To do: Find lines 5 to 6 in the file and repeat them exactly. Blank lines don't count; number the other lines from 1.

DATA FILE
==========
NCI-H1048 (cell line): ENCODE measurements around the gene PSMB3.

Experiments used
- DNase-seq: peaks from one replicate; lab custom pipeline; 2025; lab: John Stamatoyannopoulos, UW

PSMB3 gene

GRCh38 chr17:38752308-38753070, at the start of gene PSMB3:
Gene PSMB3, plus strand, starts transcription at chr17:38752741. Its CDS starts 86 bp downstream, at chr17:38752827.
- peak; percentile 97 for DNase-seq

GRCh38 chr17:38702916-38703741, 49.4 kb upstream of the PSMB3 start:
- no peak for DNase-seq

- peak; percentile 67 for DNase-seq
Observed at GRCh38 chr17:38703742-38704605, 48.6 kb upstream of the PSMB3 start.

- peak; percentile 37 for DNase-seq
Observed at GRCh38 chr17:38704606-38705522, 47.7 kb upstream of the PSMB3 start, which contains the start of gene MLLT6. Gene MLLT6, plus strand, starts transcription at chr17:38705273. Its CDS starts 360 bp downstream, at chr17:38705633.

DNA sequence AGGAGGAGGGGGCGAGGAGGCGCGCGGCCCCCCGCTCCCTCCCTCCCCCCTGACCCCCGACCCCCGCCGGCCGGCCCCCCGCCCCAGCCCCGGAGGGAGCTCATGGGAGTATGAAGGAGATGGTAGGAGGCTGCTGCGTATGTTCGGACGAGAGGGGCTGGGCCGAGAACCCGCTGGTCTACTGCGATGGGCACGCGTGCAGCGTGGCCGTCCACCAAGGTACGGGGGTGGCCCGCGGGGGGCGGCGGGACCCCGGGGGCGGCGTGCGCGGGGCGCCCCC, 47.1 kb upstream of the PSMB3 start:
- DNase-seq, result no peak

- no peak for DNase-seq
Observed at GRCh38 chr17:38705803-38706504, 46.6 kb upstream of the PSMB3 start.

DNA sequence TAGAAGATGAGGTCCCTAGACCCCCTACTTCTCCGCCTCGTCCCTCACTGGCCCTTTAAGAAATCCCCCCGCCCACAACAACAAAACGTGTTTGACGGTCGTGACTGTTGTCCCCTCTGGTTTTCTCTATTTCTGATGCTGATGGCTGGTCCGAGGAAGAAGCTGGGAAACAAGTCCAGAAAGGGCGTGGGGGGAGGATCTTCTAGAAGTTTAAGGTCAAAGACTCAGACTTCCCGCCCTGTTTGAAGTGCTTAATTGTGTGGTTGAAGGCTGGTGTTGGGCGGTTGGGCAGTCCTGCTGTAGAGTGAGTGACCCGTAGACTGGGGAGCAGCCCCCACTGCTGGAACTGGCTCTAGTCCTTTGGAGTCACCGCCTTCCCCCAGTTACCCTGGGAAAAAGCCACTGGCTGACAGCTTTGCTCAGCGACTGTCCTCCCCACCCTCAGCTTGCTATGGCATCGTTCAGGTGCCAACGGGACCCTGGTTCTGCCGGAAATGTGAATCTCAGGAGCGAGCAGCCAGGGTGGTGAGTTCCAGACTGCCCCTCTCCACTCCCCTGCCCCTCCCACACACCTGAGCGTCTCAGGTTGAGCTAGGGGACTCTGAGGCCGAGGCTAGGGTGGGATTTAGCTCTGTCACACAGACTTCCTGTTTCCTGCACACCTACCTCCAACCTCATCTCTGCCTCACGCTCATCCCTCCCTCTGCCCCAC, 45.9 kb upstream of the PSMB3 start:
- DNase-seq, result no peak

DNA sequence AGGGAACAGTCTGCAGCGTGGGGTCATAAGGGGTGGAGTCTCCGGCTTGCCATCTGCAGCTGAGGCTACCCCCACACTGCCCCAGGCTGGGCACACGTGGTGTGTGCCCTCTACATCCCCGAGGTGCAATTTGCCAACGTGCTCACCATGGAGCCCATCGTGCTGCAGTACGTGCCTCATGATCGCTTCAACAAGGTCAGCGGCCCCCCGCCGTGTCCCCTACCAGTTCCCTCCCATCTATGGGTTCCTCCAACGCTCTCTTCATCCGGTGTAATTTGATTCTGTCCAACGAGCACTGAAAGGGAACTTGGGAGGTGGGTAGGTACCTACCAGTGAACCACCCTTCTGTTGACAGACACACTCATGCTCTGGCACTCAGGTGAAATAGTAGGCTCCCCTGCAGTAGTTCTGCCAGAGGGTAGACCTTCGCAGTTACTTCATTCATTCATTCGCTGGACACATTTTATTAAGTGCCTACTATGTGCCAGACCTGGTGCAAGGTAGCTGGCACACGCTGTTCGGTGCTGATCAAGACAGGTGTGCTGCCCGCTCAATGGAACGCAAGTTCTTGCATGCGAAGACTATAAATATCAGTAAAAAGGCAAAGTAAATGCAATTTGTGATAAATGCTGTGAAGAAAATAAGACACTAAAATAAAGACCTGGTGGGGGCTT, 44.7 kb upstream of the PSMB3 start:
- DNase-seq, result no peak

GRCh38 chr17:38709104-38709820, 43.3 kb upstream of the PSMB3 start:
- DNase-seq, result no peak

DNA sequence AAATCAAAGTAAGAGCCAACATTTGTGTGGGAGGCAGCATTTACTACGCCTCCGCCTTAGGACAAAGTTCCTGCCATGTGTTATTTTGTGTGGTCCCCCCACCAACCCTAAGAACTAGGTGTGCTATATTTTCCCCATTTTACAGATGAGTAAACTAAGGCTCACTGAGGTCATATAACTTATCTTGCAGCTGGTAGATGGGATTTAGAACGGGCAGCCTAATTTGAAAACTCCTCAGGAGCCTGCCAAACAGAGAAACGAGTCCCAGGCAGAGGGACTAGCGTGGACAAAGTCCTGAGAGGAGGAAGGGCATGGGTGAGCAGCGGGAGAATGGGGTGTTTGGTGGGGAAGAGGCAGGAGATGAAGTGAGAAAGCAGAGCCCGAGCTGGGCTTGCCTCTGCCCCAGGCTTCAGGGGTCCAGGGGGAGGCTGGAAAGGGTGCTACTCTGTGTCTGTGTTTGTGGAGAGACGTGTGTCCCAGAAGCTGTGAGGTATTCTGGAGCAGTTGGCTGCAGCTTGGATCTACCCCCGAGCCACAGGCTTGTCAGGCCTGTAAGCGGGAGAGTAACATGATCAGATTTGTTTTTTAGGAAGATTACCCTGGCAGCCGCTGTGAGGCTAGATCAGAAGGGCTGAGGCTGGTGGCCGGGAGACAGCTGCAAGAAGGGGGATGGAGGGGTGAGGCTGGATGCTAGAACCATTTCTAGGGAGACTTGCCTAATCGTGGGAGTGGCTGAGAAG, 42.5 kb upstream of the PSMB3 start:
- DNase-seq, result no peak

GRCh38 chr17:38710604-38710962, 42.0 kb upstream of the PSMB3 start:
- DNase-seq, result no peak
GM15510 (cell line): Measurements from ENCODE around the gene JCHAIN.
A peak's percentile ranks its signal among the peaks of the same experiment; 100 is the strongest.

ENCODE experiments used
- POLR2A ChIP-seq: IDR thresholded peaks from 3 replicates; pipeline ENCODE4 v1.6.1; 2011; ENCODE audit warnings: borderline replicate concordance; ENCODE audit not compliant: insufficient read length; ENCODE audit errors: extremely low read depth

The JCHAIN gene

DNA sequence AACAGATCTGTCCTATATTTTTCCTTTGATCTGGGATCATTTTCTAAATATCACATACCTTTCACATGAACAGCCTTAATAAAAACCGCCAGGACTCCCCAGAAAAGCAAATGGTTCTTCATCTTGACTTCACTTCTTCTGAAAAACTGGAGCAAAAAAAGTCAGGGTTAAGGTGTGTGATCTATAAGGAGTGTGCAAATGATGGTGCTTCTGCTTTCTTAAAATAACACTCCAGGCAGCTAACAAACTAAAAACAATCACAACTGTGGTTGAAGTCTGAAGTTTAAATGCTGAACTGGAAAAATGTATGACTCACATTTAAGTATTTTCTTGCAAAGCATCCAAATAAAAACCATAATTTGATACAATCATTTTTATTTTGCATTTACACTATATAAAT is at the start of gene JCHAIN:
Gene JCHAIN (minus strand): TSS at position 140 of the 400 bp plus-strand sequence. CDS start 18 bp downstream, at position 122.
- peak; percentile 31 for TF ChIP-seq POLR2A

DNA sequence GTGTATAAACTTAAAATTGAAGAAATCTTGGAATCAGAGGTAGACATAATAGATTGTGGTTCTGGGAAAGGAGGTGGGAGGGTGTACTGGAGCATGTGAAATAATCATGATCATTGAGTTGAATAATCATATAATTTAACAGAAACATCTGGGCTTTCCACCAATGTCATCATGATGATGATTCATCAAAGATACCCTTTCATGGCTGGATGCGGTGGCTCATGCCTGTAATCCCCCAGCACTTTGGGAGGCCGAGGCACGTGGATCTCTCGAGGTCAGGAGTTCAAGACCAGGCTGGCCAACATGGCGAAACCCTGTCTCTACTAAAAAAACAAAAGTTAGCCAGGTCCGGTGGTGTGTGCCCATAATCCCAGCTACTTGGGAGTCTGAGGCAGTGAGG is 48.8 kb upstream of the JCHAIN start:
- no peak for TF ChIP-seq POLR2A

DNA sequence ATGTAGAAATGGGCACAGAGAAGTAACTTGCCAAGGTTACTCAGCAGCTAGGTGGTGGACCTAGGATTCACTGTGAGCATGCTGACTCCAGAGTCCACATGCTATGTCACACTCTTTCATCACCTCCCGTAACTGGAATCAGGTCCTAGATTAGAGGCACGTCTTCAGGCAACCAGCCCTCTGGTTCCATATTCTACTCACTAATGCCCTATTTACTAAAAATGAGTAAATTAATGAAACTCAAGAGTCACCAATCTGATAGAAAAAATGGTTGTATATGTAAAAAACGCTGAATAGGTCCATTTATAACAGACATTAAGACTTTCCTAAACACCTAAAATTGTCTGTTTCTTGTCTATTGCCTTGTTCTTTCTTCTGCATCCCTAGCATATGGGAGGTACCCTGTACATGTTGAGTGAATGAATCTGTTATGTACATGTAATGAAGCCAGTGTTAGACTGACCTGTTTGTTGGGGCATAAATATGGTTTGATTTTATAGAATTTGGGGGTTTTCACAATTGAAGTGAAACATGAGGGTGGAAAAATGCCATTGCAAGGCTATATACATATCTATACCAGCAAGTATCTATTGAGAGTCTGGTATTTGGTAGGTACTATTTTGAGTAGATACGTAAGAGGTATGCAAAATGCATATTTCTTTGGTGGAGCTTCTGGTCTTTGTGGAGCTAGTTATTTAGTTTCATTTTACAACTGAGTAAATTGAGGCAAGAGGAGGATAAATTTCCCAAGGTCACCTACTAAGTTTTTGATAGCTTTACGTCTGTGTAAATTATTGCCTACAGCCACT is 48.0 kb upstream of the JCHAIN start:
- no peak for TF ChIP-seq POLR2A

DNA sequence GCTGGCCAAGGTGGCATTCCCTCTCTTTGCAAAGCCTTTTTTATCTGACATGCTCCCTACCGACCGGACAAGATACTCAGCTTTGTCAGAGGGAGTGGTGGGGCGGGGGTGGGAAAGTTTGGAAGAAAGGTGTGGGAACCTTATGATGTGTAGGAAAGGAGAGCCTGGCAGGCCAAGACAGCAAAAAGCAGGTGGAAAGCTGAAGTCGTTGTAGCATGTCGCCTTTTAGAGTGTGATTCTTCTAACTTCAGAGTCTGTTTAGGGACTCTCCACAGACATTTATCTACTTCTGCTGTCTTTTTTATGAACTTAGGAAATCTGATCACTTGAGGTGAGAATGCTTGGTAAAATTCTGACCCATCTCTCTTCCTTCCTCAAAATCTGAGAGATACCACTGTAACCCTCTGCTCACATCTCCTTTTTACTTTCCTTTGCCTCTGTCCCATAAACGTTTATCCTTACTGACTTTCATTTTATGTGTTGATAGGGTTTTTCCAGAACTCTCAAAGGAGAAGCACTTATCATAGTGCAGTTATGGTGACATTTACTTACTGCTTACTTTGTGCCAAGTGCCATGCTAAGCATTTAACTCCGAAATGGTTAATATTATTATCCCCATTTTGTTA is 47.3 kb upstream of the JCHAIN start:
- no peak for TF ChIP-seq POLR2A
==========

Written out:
GRCh38 chr17:38752308-38753070, at the start of gene PSMB3:
Gene PSMB3, plus strand, starts transcription at chr17:38752741. Its CDS starts 86 bp downstream, at chr17:38752827.